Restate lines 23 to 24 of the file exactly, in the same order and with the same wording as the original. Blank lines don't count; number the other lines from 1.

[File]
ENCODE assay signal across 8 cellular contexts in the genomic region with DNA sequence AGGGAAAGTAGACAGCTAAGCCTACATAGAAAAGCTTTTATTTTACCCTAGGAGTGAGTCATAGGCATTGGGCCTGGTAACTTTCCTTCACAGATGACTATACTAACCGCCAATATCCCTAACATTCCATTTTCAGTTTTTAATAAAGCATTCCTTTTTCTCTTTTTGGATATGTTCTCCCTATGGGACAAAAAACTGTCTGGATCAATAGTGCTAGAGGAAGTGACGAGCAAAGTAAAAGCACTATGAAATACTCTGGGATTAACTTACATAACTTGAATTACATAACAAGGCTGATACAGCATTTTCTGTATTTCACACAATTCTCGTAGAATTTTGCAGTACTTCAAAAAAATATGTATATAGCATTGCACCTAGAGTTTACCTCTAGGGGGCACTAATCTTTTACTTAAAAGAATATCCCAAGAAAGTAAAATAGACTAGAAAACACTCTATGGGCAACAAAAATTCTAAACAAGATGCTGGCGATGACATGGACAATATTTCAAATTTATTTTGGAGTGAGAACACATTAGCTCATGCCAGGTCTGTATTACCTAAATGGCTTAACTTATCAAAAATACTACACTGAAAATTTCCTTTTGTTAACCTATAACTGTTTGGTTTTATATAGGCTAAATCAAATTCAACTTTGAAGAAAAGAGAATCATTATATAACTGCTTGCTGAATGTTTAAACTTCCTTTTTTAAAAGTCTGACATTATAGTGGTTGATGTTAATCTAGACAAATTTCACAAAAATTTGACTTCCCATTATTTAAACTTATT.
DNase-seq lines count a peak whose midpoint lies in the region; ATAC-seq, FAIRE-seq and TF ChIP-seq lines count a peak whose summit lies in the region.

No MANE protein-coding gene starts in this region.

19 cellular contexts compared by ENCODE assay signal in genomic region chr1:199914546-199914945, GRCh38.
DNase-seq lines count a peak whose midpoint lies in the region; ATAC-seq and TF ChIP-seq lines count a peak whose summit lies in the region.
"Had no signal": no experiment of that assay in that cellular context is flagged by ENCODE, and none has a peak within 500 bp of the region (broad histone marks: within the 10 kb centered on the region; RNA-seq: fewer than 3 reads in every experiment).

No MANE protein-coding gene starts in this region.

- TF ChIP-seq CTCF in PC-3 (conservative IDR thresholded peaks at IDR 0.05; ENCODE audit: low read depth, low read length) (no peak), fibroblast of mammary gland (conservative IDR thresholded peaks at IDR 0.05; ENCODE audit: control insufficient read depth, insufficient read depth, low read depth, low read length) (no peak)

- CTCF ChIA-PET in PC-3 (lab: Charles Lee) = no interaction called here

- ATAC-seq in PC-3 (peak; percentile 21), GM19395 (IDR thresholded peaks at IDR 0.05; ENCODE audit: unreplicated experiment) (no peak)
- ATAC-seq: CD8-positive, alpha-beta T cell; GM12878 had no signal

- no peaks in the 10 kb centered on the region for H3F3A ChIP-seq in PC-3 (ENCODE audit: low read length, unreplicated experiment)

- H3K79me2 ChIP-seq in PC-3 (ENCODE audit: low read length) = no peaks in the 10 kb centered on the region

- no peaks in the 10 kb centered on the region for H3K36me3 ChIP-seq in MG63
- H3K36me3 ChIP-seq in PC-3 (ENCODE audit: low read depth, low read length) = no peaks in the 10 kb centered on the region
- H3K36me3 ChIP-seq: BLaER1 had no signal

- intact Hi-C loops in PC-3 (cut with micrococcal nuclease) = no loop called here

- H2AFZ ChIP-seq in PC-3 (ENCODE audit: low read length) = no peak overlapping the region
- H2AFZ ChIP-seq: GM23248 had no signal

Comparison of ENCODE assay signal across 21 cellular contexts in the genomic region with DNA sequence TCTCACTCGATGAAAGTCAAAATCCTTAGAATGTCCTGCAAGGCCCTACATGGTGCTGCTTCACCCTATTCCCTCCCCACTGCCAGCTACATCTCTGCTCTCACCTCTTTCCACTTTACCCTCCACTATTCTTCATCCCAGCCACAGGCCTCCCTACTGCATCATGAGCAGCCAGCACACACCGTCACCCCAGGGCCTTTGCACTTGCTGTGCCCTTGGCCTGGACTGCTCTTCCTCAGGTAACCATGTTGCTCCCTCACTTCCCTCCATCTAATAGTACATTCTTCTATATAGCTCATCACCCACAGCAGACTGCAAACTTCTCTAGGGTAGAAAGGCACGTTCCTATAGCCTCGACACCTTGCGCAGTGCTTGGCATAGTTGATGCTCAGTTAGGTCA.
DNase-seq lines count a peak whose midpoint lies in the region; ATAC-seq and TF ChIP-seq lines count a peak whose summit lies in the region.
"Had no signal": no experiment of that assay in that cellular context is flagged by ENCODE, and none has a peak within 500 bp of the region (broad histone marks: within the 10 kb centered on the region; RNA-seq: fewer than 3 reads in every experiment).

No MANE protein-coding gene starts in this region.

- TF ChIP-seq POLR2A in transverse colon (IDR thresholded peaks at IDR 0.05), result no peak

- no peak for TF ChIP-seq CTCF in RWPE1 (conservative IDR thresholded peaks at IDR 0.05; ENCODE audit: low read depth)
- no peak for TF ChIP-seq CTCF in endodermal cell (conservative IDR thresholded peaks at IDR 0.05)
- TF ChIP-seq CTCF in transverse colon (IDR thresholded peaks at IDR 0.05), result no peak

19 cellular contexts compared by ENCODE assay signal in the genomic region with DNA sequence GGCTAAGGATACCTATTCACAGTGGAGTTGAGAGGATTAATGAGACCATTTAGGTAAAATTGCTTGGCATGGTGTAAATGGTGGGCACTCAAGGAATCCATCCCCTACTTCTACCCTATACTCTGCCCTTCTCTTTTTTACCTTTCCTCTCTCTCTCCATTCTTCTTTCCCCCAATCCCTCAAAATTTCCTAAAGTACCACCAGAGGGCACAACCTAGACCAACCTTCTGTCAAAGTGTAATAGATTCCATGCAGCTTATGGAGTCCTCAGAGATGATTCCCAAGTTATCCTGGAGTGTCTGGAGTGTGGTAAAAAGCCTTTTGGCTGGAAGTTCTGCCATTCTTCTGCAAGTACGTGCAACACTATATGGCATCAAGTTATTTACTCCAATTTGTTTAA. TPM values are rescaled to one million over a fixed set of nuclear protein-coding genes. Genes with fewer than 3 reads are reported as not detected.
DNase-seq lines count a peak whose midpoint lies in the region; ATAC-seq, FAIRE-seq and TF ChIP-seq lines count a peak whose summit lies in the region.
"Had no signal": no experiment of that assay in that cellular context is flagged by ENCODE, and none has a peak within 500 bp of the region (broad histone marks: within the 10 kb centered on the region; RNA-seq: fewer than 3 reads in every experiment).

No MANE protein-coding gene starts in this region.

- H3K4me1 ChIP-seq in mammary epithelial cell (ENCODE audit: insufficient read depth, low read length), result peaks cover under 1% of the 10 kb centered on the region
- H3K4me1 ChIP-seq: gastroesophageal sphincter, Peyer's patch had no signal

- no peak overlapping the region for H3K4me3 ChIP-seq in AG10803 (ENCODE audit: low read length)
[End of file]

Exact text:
No MANE protein-coding gene starts in this region.

- TF ChIP-seq POLR2A in transverse colon (IDR thresholded peaks at IDR 0.05), result no peak